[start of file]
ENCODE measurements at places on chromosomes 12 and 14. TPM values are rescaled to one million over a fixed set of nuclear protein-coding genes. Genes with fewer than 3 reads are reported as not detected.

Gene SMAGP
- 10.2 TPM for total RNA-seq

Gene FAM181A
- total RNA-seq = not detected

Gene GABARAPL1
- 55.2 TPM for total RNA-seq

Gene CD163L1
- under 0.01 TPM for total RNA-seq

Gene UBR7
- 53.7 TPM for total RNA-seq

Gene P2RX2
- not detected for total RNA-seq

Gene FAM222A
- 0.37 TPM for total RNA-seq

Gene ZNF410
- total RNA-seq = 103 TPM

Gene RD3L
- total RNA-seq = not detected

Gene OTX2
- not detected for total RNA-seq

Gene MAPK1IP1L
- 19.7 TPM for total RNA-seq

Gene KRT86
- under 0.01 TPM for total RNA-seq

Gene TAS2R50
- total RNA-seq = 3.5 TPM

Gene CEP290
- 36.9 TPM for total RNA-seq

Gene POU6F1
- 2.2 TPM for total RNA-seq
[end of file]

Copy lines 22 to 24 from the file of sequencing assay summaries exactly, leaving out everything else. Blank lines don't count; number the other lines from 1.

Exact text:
Gene MAPK1IP1L
- 19.7 TPM for total RNA-seq

Gene KRT86